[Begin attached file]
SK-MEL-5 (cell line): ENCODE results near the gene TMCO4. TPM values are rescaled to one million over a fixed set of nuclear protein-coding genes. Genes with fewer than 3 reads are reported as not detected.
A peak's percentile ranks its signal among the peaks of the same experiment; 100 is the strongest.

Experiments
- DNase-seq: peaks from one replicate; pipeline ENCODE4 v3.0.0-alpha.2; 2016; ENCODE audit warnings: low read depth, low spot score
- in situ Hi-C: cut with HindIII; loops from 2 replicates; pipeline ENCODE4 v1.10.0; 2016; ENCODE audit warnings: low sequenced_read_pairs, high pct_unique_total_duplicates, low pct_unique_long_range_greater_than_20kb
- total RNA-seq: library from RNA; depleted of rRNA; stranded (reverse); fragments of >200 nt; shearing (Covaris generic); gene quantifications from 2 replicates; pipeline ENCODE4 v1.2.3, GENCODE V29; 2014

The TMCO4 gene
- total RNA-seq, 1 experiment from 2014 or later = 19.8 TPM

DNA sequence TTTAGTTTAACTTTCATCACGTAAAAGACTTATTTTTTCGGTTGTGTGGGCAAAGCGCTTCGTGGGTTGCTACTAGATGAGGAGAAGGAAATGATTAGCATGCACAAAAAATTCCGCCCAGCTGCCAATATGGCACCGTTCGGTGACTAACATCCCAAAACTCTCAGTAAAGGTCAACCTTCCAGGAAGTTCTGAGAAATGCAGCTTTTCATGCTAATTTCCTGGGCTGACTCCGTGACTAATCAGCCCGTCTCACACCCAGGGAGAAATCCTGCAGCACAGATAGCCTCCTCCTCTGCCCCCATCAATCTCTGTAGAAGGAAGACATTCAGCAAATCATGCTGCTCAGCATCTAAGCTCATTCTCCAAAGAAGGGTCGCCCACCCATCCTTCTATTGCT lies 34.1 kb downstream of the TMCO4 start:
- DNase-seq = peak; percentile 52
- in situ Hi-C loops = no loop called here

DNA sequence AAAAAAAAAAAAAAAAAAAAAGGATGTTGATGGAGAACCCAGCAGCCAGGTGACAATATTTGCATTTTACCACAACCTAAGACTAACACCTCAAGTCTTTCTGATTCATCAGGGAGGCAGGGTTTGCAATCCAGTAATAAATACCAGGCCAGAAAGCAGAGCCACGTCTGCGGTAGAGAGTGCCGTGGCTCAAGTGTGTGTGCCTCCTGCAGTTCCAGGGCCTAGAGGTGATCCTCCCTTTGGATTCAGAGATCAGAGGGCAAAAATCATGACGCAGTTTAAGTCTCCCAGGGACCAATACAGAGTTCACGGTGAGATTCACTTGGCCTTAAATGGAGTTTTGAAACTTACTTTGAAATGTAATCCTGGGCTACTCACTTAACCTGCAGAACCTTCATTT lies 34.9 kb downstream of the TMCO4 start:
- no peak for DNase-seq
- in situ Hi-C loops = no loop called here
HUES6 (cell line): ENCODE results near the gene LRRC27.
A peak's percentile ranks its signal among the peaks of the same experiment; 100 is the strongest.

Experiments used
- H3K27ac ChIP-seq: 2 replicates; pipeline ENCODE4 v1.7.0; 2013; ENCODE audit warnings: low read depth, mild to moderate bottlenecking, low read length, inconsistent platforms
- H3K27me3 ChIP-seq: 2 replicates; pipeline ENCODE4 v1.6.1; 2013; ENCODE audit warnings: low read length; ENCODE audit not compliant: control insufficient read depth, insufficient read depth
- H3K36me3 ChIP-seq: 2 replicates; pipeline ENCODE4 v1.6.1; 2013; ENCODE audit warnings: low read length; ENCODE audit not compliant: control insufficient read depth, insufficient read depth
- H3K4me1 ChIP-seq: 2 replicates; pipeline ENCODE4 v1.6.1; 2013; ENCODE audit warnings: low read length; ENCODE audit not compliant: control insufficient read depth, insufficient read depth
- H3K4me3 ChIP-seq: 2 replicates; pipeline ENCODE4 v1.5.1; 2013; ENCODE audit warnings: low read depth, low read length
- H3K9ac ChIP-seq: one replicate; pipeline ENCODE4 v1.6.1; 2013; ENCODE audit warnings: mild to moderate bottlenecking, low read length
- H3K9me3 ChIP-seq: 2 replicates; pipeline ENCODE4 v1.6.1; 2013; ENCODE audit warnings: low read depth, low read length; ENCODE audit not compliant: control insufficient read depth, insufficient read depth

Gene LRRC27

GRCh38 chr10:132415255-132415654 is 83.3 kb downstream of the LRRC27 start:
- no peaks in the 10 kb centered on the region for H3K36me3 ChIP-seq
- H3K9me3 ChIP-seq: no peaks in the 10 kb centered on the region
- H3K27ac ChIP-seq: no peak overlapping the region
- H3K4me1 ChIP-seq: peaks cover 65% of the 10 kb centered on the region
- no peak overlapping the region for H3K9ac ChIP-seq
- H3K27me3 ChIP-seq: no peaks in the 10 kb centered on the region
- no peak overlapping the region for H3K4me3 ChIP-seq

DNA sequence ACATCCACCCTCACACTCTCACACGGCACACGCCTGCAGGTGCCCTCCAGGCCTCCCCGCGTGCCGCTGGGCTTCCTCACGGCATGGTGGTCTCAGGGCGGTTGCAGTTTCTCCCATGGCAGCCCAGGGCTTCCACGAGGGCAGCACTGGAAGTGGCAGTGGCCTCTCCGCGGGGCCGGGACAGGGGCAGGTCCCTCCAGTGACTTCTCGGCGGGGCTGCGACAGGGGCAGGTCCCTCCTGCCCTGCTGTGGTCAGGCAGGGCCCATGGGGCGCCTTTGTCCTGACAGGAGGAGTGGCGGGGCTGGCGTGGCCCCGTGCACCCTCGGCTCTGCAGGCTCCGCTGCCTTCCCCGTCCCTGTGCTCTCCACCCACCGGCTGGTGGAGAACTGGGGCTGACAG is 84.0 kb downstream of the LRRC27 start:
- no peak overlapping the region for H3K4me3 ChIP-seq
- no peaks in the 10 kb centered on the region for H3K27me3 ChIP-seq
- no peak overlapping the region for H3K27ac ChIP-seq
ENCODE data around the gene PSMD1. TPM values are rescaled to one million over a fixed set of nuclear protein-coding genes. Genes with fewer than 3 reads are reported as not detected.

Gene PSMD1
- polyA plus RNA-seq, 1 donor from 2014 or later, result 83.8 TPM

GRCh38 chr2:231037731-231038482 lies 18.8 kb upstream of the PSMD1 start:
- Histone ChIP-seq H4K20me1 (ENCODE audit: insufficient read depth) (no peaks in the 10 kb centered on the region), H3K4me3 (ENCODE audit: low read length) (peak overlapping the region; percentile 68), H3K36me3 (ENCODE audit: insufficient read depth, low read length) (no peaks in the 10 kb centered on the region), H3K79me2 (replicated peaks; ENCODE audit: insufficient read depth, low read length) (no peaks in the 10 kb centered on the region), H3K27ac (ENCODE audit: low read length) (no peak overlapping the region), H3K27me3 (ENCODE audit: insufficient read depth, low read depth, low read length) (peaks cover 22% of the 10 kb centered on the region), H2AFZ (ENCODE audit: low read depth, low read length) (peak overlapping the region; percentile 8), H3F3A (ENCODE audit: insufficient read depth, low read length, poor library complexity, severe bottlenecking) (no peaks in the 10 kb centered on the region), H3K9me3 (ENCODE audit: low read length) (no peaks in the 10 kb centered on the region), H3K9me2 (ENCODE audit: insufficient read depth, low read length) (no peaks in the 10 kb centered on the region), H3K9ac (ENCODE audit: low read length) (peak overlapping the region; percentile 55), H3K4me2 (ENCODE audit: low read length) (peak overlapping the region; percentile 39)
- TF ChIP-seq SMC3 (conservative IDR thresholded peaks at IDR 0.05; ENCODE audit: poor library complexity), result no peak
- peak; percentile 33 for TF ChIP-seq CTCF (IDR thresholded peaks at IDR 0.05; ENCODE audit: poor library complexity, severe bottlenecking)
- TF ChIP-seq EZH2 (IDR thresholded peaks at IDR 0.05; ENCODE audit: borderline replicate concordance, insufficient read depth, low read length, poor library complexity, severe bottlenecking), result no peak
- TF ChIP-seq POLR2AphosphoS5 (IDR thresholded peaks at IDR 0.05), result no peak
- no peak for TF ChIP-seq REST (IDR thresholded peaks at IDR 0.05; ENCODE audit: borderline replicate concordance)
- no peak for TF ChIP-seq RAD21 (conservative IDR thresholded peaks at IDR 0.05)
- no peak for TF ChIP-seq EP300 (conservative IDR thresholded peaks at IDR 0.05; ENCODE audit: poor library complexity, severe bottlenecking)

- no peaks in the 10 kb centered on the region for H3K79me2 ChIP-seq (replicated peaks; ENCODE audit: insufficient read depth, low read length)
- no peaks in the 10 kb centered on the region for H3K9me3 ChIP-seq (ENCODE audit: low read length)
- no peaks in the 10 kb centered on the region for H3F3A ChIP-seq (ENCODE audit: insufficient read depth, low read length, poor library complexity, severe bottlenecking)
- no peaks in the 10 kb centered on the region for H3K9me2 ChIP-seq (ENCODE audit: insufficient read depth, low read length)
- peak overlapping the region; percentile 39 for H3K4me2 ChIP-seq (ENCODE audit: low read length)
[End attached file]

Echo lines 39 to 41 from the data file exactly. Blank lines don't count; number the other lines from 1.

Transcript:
Gene PSMD1
- polyA plus RNA-seq, 1 donor from 2014 or later, result 83.8 TPM

GRCh38 chr2:231037731-231038482 lies 18.8 kb upstream of the PSMD1 start: